Where does it come from and where does it go?

Just an interesting little thought on this morning of the swearing in of a new President.

--by Jim and Lisa

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Anonymous David said...

I wondered whether you would have thoughts today and I'm not disappointed.

Although I do read the Times online, in fact, so I know not only that the inauguration is today but that there are at least a half dozen definitely terrible things about Trump, first and foremost of which was his poor musical selections for inauguration (a dangerous weakness in any leader, to be sure).

It seems to me there are a couple issues here. On the first, even more than television, social media transforms politics. ISIS and Trump both demonstrated this; al-Qaeda, like Clinton, is boring, old-fashioned, and unplugged. I don't imply any moral equivalency here; this is simply a new wave in public relations, kind of like Triumph of the Will and televised presidential debates.

On the second, this charge of hypocrisy is as old as the hills. Sadly I do not see any way around it unless we either (a) recast our foreign affairs in objective analytical terms instead of moral ones, or (b) withdraw from the foreign entanglements that give rise to these moral judgements.

Obviously both A and B are possible but I am not holding my breath.

Friday, January 20, 2017 at 1:12:00 PM GMT-5  
Blogger Ael said...

I would have thought that the "under protest" sign from Team Taiwan as they marched past the dais in the opening parade of the 1960 Rome games would have been the genesis of this sort of thing.

Sunday, January 22, 2017 at 7:55:00 PM GMT-5  
Anonymous David said...

Without getting into the game of who called who a dirty name first, I think Lisa and Ranger's broader point needs to be taken seriously. I suppose for the postmodern Twitter age, "every man's terrorist is another man's freedom fighter" should be updated to read:

Every non-gender-specific individual's microaggression is another person's resistance in solidarity against an unjust hierarchical power structure.

Monday, January 23, 2017 at 12:14:00 AM GMT-5  
Blogger rangeragainstwar said...

ok, but please i.d. the Terror that started with your example.
i'm always open to facts.
whatever the case the outcome is much the same.

Monday, January 23, 2017 at 1:12:00 PM GMT-5  
Blogger Lisa said...


I appreciate sardonic humor in all forms ;)

Wednesday, January 25, 2017 at 12:33:00 AM GMT-5  
Anonymous Anonymous said...

Late comer to this blog. I'm going to explore the old posts. Very interested in your posts on COIN and the debacles of the Iraq War and GWOT.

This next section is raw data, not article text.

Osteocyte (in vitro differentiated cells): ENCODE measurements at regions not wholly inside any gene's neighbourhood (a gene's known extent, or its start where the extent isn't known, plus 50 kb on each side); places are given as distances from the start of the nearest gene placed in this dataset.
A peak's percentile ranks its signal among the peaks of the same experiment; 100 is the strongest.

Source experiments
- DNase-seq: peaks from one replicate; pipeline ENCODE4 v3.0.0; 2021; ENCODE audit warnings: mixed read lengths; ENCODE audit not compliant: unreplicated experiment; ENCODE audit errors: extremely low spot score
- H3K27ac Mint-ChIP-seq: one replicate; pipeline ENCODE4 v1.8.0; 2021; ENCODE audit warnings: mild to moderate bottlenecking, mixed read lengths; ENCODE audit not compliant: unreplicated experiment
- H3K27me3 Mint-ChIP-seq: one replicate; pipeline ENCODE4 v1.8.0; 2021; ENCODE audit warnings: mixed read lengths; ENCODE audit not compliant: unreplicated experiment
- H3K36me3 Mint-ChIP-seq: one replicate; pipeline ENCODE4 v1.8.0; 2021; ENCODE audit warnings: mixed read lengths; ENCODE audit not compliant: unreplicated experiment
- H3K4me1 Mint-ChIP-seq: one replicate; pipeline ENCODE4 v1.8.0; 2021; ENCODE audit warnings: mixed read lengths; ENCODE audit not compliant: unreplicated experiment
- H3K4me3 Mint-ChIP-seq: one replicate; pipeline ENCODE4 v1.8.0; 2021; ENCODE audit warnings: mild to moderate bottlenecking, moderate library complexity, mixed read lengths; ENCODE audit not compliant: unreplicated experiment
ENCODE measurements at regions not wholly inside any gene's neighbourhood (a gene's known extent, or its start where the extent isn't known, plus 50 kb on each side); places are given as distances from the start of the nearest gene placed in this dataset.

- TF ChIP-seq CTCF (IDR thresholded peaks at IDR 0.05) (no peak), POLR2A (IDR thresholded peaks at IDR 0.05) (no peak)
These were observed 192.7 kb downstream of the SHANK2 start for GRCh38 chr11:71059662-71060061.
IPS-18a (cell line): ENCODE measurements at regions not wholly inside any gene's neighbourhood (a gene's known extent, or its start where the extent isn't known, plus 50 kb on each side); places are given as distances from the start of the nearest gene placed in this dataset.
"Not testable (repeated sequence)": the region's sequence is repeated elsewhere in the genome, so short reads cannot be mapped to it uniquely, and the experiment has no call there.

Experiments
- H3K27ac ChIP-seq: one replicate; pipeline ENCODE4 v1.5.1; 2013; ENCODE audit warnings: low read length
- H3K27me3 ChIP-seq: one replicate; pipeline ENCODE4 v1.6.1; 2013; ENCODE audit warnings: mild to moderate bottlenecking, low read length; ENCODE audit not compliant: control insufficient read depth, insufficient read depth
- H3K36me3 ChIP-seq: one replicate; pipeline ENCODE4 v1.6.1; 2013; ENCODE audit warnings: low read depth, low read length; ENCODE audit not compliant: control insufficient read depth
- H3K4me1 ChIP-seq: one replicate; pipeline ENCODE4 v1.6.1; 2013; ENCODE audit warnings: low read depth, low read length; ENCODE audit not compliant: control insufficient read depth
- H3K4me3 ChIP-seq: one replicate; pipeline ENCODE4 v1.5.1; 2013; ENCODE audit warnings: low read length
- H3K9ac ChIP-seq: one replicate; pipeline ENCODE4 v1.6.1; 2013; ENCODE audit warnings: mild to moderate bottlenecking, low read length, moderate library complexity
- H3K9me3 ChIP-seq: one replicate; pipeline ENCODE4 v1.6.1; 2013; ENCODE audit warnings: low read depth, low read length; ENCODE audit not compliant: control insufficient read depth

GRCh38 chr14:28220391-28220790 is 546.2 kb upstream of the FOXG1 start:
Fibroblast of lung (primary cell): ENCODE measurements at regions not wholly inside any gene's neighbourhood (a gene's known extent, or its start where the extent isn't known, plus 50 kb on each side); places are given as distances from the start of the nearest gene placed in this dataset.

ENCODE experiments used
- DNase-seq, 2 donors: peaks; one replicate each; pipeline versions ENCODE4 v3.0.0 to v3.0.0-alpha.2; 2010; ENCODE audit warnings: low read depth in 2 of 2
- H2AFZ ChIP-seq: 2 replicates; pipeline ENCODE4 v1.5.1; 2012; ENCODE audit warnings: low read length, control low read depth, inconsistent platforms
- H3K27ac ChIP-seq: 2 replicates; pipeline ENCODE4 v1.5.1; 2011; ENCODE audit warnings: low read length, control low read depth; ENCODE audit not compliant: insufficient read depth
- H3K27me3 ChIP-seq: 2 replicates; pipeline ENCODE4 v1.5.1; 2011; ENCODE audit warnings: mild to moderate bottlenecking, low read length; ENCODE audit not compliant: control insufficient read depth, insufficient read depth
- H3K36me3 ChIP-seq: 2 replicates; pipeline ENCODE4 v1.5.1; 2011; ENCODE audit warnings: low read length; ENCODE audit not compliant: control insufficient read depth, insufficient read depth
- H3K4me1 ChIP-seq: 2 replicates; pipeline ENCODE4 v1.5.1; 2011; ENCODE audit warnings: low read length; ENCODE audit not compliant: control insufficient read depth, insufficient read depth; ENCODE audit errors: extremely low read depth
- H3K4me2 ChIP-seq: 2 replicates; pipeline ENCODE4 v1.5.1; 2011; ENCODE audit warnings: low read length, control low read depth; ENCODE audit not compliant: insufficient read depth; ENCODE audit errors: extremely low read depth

But Really? A nonviolent protest for Civil Rights that hurt no one, inspired murderous terrorism going for media exposure?

You make a claim, but no facts substantiating it.

Terrorism always has sought publicity. How does it impact the foe, terrorize the foe, if the word doesn't get out. The improvement in media technology is more of a reason for its use by terror organizations than one isolated incident of peaceful protest.

Impugning 2 men who used upraised fists to protest centuries of black oppression, the murders of civil rights workers, and lynching, without facts is just plain wrong.

There is distinction between peaceful protest and terroristic murder.

By the way, the Australian athlete that won silver supported their action, he was against the racist policies against the aborigines.

All 3 wore badges of human rights organizations.

You might want to rethink this post, revise and extend your remarks.

Start your research here: https://en.wikipedia.org/wiki/1968_Olympics_Black_Power_salute

Jack the Cold Warrior

Sunday, February 12, 2017 at 4:58:00 PM GMT-5  
Blogger Lisa said...


Welcome aboard.

This piece is not about impugning the athletes. It is about the (perhaps) unintended consequences of their action on the Olympic podium.

I think Jim makes his point clearly: apres-1968 and their use of their moment in the world limelight, television was employed and exploited heavily by terrorists.

(The piece does not really address the Black power movement, per se.)


Sunday, February 12, 2017 at 10:09:00 PM GMT-5  
Blogger rangeragainstwar said...

Jack, the cold warrior.
i do not have any intention of rethinking this article.
i stand behind my words.
btw - how is black power working out in Africa?
who sold the slaves to the slave traders? was it anybody on the olympic committee?
my family came to America well after slavery, so i have no guilt about the situation.
jim hruska

Monday, February 13, 2017 at 10:29:00 AM GMT-5  
Anonymous Anonymous said...

Leave aside Black power in Africa and elsewhere. It's off topic.

You could have made a much better argument had you used the unrest in the U S in 1968. Over 100 riots after the assassination of MLK.

Or the Chicago riots in August at the Democratic National Convention between 10,000 protestors and 23000 police and National Guards. Remember "The Whole World is Watching"? The police riot, Dan Rather being punched in the gut inside the Convention Hall? All live on TV nation wide and covered overseas.

These happened well before the Olympic Protest in October. Hell, I may have been only 15, but being a news junkie even then I saw a lot of the coverage live on TV.

These much larger media events would have had more impact on terrorist media strategy than 2 guys sticking fists in the air.

It was inevitable, that media coverage would become more important to terrorist groups, but I think the advances in media technology had more to do with that than any one event acting as the Genesis.

Jack the Cold Warrior

Tuesday, February 14, 2017 at 4:29:00 AM GMT-5  
Anonymous Anonymous said...

It's also ironic that the US is the originator of all this technology now used against us. TV, networks, comunication satellites, the Internet, smart phones, No more lugging around a video camera and a Sat Truck, just an iPhone, lap top or tablet for editing, and an Internet connection....

Jack the Cold Warrior

Tuesday, February 14, 2017 at 4:47:00 AM GMT-5